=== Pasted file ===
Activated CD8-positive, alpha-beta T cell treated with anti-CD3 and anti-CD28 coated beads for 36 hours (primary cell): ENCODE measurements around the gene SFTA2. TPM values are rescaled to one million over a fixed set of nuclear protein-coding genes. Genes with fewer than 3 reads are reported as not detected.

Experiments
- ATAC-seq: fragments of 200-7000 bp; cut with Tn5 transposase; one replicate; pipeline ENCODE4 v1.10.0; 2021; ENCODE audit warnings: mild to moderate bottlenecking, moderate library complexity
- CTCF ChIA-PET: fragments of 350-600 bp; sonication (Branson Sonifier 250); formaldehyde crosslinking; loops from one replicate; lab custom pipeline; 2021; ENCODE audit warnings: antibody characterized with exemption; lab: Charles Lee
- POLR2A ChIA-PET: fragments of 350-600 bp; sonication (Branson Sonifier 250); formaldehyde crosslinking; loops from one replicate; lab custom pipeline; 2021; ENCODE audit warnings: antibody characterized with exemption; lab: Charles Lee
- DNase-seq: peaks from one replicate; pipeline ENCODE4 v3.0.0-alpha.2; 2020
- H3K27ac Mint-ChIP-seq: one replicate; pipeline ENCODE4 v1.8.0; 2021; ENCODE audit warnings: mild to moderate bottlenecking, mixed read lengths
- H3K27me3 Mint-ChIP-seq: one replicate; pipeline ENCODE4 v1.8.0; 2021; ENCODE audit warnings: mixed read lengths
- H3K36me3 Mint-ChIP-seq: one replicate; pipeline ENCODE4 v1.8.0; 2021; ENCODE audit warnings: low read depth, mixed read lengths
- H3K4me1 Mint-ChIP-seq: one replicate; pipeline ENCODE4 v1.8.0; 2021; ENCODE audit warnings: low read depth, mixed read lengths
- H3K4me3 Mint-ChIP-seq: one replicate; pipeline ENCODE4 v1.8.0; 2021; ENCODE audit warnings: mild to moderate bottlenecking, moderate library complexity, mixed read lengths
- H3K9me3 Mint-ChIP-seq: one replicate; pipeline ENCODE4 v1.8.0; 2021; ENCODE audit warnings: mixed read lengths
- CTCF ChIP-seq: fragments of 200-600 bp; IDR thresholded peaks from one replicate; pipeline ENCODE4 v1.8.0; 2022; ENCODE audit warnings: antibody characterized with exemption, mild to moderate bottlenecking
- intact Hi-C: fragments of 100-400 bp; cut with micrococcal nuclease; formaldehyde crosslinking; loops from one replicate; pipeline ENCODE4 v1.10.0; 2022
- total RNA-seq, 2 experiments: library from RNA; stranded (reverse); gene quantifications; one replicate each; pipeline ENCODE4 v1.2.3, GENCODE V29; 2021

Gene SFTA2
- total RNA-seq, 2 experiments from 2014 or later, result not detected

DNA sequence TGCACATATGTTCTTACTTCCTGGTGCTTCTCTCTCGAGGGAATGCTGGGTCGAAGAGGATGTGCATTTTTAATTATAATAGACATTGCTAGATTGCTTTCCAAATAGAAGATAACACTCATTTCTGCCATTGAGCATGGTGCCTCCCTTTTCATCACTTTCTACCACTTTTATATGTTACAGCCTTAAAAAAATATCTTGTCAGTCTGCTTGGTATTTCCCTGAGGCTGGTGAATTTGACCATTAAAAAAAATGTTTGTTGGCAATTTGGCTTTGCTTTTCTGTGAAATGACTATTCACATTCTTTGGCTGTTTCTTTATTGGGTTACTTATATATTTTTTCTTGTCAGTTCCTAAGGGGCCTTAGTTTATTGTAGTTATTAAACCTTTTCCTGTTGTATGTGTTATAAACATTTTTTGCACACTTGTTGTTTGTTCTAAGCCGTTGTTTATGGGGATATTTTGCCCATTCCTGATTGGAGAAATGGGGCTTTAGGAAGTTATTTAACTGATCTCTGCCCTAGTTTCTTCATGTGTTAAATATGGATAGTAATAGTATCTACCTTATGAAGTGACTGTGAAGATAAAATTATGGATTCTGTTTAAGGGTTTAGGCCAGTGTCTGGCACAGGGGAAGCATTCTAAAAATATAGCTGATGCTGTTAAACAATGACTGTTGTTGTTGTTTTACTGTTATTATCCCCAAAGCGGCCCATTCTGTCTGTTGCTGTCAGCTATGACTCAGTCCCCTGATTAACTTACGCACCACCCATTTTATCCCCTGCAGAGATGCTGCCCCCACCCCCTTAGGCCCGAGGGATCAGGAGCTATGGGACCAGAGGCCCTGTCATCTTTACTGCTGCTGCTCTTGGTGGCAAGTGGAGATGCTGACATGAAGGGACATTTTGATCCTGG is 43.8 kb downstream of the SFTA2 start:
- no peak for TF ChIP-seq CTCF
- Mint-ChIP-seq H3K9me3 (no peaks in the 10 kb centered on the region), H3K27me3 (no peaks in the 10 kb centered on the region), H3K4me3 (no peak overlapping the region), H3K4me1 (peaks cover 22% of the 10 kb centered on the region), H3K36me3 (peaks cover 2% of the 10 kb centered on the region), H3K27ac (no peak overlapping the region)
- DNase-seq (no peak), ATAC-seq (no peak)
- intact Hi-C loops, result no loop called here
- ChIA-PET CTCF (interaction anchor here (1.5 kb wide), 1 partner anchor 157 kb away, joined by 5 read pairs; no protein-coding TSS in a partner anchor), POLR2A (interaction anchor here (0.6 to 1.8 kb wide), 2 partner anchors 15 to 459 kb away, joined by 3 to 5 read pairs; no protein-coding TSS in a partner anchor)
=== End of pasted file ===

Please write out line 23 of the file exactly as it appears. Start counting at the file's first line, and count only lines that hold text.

- ChIA-PET CTCF (interaction anchor here (1.5 kb wide), 1 partner anchor 157 kb away, joined by 5 read pairs; no protein-coding TSS in a partner anchor), POLR2A (interaction anchor here (0.6 to 1.8 kb wide), 2 partner anchors 15 to 459 kb away, joined by 3 to 5 read pairs; no protein-coding TSS in a partner anchor)